Ah, Hawaii. Often have I written about the renewable energy innovations they have underway across the island chain and the new projects they have in the works. This time, however, I get to write about what Hawaii plans to do to bring green transportation to their shores. A power utility company on the island of Oahu and General Motors are partnering up to create a new hydrogen fueling system that they believe could make Oahu one of the most friendly places on earth for hydrogen fuel cell vehicles.
Hawaii’s aptly named gas company, The Gas Company, currently runs a 1,000 mile hydrogen gas pipeline across the island of Oahu that would serve as the starting point for the development of a green transportation fuel system. With this pipeline ideally placed, General Motors intends to work with the company to develop a fueling infrastructure that spans the entire island. According to Gas Co., the amount of hydrogen currently being pumped into the island of Oahu would be able to fuel a fleet of 15,000 hydrogen fuel cell cars. The initial plan is to use this pipeline to spread a fueling system throughout the city of Honolulu and along the major highway that spans the island’s coast by 2015.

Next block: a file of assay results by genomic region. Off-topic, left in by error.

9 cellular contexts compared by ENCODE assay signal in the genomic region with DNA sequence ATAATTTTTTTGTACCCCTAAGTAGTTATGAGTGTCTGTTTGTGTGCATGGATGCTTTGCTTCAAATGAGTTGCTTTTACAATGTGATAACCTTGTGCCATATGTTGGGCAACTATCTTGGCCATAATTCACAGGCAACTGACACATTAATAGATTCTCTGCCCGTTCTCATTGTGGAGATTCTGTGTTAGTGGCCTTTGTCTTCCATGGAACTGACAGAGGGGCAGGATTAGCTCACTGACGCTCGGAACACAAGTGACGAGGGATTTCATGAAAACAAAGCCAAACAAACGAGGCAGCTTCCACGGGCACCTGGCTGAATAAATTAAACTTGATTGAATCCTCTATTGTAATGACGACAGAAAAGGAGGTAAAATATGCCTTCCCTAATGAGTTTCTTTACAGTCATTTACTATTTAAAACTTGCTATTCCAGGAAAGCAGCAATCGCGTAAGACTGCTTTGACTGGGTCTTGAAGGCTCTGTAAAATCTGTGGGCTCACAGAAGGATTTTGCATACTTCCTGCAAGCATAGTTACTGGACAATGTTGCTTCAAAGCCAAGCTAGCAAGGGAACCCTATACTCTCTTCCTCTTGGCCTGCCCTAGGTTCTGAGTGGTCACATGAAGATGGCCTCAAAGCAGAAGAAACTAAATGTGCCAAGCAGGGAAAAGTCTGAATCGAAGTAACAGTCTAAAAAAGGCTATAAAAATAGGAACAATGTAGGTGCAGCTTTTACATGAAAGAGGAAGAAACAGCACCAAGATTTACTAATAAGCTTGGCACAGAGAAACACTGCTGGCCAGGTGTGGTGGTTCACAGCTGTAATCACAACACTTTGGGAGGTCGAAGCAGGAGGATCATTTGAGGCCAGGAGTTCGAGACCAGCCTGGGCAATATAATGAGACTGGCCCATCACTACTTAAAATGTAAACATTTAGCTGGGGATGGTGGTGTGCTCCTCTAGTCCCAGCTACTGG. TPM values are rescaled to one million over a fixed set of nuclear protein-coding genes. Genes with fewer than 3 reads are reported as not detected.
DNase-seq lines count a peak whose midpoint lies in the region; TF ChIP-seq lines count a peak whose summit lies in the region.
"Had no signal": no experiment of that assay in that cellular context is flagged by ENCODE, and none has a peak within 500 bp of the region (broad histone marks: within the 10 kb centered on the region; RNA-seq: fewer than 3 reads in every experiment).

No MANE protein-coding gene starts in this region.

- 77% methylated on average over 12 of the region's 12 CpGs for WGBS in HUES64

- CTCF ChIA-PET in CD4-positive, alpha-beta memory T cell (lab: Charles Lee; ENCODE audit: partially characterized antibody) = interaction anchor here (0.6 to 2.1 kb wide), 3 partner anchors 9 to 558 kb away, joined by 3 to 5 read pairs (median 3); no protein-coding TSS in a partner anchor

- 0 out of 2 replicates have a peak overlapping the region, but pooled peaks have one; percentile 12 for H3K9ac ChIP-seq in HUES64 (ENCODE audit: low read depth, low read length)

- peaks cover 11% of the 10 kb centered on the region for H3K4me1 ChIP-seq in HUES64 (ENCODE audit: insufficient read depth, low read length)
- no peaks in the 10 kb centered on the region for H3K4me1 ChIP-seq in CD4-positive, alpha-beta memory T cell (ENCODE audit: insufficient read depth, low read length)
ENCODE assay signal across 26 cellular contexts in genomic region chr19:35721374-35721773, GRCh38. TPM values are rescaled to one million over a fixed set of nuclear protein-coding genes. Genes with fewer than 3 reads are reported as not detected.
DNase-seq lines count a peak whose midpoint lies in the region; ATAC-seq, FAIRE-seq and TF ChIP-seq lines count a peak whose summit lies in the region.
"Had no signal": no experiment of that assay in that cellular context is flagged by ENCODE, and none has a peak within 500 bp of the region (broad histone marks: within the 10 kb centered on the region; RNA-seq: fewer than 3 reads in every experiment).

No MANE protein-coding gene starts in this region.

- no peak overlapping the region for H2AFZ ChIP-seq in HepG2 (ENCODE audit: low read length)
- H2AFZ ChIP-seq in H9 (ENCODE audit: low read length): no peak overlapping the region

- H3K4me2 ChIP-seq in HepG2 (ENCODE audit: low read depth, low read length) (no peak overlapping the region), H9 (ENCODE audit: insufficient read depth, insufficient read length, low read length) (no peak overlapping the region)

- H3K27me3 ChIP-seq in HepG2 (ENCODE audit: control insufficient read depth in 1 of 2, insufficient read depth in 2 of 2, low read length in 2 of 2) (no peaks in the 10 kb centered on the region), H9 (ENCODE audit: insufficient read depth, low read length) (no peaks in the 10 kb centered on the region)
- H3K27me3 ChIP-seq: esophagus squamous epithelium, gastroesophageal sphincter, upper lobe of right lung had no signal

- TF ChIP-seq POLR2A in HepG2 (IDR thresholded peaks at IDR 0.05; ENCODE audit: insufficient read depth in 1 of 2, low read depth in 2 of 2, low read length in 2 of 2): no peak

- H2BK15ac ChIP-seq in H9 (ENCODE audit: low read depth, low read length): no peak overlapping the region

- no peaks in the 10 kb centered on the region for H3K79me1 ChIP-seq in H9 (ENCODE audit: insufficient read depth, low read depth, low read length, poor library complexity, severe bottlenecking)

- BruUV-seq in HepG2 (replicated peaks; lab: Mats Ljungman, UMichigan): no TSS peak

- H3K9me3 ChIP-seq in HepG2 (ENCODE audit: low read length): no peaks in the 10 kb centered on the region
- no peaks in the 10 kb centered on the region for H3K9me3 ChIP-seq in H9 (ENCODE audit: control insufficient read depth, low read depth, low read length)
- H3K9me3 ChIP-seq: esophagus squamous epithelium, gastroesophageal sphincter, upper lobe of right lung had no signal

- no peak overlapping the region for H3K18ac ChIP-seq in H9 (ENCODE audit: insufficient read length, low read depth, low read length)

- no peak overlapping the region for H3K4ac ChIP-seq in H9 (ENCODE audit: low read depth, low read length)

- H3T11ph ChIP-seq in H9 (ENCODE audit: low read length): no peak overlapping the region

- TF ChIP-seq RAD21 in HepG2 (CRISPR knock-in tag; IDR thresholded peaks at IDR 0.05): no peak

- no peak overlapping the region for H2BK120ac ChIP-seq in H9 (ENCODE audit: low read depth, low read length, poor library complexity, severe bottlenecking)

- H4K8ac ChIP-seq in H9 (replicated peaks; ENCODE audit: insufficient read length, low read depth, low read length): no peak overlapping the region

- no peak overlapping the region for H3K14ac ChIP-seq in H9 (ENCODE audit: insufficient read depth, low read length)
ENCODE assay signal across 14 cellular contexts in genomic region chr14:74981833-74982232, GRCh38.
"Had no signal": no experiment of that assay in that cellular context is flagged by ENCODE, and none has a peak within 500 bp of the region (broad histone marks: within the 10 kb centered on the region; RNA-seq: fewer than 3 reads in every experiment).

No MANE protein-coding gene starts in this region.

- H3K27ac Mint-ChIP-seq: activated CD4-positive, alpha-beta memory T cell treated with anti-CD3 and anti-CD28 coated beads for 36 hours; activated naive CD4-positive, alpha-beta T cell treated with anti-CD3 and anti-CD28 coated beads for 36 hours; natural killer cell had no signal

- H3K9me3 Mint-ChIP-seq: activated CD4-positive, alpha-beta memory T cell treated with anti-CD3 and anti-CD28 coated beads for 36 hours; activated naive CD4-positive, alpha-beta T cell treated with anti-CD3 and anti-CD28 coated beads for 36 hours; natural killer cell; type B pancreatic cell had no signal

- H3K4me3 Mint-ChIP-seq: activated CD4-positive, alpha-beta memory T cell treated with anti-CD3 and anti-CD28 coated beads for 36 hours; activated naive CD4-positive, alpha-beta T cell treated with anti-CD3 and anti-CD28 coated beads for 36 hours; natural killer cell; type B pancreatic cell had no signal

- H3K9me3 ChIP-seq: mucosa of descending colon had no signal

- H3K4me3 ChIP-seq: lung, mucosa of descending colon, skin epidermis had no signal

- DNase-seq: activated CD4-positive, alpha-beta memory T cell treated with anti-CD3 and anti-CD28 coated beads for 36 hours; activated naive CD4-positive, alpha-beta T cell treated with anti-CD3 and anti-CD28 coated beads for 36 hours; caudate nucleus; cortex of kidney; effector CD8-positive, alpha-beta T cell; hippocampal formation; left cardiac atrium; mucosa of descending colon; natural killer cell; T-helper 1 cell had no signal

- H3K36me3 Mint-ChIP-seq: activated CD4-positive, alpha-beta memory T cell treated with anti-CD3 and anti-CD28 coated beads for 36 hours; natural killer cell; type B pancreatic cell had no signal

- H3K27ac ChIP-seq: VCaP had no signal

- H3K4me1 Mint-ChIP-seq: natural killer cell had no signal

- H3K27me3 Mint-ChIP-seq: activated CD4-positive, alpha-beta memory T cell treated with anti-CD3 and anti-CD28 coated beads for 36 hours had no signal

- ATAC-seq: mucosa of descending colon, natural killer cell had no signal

In order to make this hydrogen powered green transportation possible, General Motors intends to use Hawaii as the starting point for a campaign to spread the sale of hydrogen fuel cell vehicles. General Motors, in preparation for the completion of the hydrogen fuel line, plans to ship fifty of their Chevrolet Equinox hydrogen fuel cell vehicles to make use of the system. The latest Equinox hydrogen design is a modified version of the initial fuel cell vehicle General Motors announced back in 2008. While it still features similar system specifications, the hydrogen fuel cell system itself is considerably lighter. Overall, the vehicle features much of the same technology a normal SUV would have while having similar performance.
Although General Motors is convinced Hawaii is the perfect place to spark their hydrogen fuel cell revolution, there are still some who believe that hydrogen fuel cells are still a bit too expensive compared to other green transportation designs. Still, most major car manufacturers are working with a variety of hydrogen fuel cell cars to make sure they are left out in the cold. Audi in Europe is one major example outside of the United States, although Honda in Japan continues to be hydrogen fuel cell champion.
Whether the investment in hydrogen based green transportation will ultimately be worth the cash remains to be seen. However, the system really has no reason to fail beyond that. Assuming costs remain reasonable, there is no reason why the island of Oahu cannot at some point in the future become the shining example of green transportation with an entire fleet of hydrogen fuel cell vehicles traversing the roadways. It may be far off in our futures, but it can certainly happen.
Article by Richard Cooke, appearing courtesy Justmeans.